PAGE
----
The Season of Easter, and Social-Distancing
Editorial Note: We are thrilled to bring you the following blog which was written and first published on March 16th, 2020 by Melissa Reeve on her blog “Because of a Sticker”.
Published with permission.
We’re in the middle of March, in the middle of Lent, and in the middle of a pandemic. I don’t think anyone thought that the church as a whole would start giving up church services for Lent. We’ve been told to sit tight for a couple of weeks, and reassess then. We’re about 4 weeks away from Easter. We might be giving that up for Lent as well.
It’s hard to imagine Good Friday and Easter passing by without church services, but it might come to that. I think it’s best to prepare ourselves, in case that happens. It’s one of the holiest days in the Christian calendar, and one of the busiest. And we might all be stuck inside our own homes.
I think there are a few very important things to keep in mind this year as Easter approaches. I know it hurts to consider cancelling services that are probably already in the planning stages. Easter comes with special services, special speakers, special music, church potlucks, family dinners etc. But as hard as it is to imagine cancelling, should it become necessary, we need to keep the big picture in mind – two big pictures, really.
First, God is still God regardless of circumstances. History is still history regardless of current circumstances. Who God is, or what He did on the cross, will not change just because we have to cancel services. Even if we have to celebrate at home, we can do that. God hears us individually as well as corporately, and His plan for us does not change based on church attendance. The big picture is that God is ultimately in control of our lives here, and in heaven. For a Christian, to live is Christ, and to die is gain (Philippians 1:21). Christ is our hope, our peace, and our joy here on earth, and whenever we do die, we get to experience Him in person. Missing even the most important of church services will never change that.
Second, as long as we live, our commandments are to love God with all our heart, soul, mind, and strength, and to love our neighbours as ourselves (Mark 12:30-31). How can we best love our neighbours right now? A good way to start is by being sensible during a pandemic. It’s hard to adjust to the idea of loving people by avoiding them, but spreading a potentially deadly virus is not a good way to love your neighbour. Stay home, when possible, for the good of the vulnerable people around you. This virus moves quickly, and the best way to keep hospitals from being overrun, and to keep our families and communities safe, to is keep our distance. It’s everyone’s job to take proactive measures as much as possible.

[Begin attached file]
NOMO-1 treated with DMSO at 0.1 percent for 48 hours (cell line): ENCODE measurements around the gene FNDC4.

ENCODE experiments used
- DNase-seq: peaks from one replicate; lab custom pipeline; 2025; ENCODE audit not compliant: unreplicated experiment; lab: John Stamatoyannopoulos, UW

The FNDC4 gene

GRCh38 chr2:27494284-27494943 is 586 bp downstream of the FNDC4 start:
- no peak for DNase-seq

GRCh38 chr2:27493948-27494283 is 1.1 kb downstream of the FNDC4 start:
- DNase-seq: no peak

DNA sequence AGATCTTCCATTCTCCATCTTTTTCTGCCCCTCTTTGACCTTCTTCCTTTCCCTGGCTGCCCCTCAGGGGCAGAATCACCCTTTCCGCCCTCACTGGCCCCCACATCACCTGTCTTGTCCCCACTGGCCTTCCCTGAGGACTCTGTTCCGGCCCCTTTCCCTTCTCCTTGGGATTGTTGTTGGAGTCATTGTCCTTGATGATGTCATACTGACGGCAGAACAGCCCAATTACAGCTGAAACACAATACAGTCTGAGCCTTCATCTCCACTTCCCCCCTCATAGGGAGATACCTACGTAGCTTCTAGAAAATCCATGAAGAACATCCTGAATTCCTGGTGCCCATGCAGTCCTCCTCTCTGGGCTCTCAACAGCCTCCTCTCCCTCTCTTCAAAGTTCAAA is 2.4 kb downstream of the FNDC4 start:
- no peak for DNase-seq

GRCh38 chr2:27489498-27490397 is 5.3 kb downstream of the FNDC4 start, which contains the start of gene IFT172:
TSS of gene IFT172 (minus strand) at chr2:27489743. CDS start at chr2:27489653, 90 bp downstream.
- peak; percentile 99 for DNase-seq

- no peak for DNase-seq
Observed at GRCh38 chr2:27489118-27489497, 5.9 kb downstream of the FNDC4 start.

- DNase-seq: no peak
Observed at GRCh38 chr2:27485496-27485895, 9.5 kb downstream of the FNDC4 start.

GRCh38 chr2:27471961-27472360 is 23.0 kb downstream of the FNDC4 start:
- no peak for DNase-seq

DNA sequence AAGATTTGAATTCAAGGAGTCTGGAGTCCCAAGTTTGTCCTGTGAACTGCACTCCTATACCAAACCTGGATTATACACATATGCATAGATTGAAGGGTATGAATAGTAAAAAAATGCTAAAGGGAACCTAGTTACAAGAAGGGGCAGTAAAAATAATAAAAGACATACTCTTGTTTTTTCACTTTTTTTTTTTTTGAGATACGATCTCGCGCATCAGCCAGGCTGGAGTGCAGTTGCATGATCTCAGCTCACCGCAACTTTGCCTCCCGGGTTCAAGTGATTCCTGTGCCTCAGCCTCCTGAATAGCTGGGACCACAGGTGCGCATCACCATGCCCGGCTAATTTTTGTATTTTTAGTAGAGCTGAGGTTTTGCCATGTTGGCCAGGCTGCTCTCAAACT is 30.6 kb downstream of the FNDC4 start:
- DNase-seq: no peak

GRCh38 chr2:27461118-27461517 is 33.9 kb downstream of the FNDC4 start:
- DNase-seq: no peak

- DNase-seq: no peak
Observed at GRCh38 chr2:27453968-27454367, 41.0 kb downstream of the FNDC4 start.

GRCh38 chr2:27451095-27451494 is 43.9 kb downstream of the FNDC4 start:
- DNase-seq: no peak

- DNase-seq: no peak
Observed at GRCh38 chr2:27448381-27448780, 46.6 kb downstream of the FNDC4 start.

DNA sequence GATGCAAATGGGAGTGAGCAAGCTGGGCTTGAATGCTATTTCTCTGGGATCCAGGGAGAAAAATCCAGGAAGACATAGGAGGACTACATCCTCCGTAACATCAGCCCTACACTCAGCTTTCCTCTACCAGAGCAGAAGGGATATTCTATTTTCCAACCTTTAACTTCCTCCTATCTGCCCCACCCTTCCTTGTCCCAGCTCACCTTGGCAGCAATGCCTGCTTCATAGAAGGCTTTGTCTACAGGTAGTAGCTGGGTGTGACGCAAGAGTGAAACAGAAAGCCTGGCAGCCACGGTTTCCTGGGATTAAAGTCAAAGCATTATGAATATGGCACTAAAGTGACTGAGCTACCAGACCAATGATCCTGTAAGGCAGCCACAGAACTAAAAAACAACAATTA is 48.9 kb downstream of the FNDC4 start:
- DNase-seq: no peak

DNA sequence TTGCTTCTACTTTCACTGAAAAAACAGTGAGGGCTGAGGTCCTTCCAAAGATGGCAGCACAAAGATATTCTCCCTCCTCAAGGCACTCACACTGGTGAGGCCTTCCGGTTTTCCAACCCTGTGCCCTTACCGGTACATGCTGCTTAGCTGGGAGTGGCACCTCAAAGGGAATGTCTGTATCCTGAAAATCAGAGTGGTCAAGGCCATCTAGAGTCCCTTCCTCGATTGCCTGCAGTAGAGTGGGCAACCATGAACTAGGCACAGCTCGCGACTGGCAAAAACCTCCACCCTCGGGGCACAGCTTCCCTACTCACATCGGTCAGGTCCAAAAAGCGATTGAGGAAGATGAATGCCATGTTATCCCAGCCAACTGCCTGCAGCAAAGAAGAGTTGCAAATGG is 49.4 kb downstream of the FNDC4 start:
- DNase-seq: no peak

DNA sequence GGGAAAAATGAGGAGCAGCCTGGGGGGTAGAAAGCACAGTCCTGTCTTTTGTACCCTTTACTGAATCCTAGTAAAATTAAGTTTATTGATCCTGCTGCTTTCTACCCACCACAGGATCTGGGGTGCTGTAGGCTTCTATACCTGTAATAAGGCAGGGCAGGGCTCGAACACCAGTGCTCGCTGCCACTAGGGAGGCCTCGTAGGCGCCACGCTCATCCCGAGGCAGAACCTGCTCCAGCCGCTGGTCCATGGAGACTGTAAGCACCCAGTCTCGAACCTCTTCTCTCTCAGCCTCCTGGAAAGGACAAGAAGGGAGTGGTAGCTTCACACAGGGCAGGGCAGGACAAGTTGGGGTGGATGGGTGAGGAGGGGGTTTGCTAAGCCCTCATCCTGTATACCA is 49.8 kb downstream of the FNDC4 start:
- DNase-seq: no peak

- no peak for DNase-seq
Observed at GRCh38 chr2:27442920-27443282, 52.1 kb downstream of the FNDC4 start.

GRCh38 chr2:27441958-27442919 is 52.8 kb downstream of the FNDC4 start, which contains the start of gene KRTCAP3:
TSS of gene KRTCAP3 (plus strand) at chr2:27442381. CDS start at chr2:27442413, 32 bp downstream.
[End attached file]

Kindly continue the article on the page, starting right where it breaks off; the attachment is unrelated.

It’s easy to think that Lent, Good Friday and Easter are necessities of the Christian faith. You know what? They are. But the celebrations and traditions that accompany them are not. Easter is still Easter without a service. During this time in the church calendar, we focus on Christ’s sacrifice which atoned for our sins so that we could be seen as blameless before God. That is incredibly important. Without that, we’re just a group of broken and sinful people with no hope. But God is our hope, and God does not change when our traditions have to change.
Hang onto the big picture, in terms of community health, and eternal hope. Keep being proactive about this public health crisis. Remember that God is with us even when we can’t be with each other. Keep praying, singing praise songs, and reading your Bibles at home, and come out of this with a stronger faith. Set a good example in loving your neighbour enough to stay home. And as I heard in a sermon online this week, the building is not the church: the body of Christ is the church. As much as we’re social-distancing, we’re still not alone. We’re still connected.
By Melissa Reeve
As Melissa has so eloquently stated, and echoed in this beautiful song by Kari Jobe, (we) "I am Not Alone".